They’re also eyeing the Veterans Medical Marijuana Safe Harbor Act, a bipartisan bill that would allow doctors at the Department of Veterans Affairs to recommend medical marijuana to veterans, provide legal protections for veterans who use marijuana and spearhead research into whether marijuana could reduce opioid use among veterans.
Another measure under consideration from Sen. Jacky Rosen (D-Nev.) would open up Small Business Administration (SBA) loans to cannabis businesses, though it’s seen as less likely to be included.
“SBA loan programs would be especially helpful to cannabis small businesses because they would fill gaps left by the private sector and could expand the availability of capital for many entrepreneurs — including for our minority, women and veteran business owners,” Rosen wrote in a recent letter to appropriators.
But SAFE Banking advocates worry that adding too many new provisions to the bill could hurt chances of garnering enough Republican support.
Pressed about attaching social justice provisions to the banking bill, Sen. Roy Blunt (Mo.), a member of GOP leadership and one of the bill’s co-sponsors, expressed hesitancy Tuesday, saying he’s “not interested in making it more difficult to pass.”
“I’d have to have more information than I have now on what they would mean by social justice, but we’ve had a hard enough time getting that bill passed just to open up the banking system to a group that, in many states now, is pursuing a legal activity,” Blunt told The Hill.
The senator added that he’s confident such changes “won’t make it easier to pass the bill.”
The concerns add to the potentially heavy lift Democrats face in trying to pass substantive social justice reform in a 5src-5src split Senate, where they are likely to need the buy-in of all of their members and at least 1src Republicans for passage.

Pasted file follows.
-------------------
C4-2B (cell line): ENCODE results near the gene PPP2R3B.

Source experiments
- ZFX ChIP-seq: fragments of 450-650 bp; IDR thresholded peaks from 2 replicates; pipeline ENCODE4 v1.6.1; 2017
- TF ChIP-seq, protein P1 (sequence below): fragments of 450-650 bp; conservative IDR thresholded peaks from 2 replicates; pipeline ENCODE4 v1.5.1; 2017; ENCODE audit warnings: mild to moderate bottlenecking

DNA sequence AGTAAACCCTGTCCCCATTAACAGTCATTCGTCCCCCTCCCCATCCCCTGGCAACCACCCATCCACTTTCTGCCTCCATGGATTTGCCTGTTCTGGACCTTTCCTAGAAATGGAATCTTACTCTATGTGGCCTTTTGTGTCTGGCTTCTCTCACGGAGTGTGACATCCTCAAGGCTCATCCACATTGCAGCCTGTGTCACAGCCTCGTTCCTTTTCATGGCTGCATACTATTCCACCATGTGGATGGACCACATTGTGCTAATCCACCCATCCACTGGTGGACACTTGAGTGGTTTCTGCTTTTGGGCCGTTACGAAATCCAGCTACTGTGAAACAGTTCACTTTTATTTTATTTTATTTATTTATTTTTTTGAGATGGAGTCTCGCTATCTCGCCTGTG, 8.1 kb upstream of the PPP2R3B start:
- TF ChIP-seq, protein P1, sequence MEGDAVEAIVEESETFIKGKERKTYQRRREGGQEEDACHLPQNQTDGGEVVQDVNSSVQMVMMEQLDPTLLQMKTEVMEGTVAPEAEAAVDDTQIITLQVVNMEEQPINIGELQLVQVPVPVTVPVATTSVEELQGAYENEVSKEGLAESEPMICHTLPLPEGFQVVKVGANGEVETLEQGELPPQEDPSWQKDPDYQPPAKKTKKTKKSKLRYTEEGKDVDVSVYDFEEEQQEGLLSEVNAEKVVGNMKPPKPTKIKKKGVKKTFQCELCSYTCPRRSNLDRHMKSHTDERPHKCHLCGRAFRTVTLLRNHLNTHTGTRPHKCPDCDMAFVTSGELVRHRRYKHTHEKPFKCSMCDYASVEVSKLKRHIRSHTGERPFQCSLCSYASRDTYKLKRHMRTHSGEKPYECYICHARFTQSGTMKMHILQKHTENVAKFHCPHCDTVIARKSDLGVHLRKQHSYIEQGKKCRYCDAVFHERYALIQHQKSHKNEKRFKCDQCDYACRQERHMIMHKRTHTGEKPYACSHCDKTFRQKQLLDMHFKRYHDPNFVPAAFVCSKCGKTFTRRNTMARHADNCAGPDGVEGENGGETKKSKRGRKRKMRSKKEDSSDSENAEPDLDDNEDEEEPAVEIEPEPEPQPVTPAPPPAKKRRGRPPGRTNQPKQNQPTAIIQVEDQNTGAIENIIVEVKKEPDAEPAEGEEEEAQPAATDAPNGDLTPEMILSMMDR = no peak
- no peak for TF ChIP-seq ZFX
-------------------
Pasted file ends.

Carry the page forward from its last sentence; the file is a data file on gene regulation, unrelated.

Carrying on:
Schumer, along with Sens. Cory Booker (D-N.J.) and Ron Wyden (D-Ore.), are also leading a push to legalize marijuana, with sights set on introducing legislation in the coming weeks. But staunch GOP opposition, as well as some resistance from other Democrats in the upper chamber, severely dim its chances of approval.
Cannabis companies and Democrats in states where cannabis is legal are stressing that the party cannot go into the midterms without having passed any kind of marijuana bill.
This month, a coalition of cannabis groups, including the Minority Cannabis Business Association, launched a lobbying blitz pitching the banking bill as an important social equity measure in its own right, mirroring talking points from cannabis executives.
The campaign features testimonials from minority cannabis operators who are struggling without access to banking services.
“SAFE Banking will not repair all of the harms from the war on drugs, but it is one of the many tools that are essential to supporting individuals from historically disadvantaged communities in becoming successful entrepreneurs in the burgeoning cannabis space,” Courtney Davis, executive director of Marijuana Matters, said in a statement announcing the effort.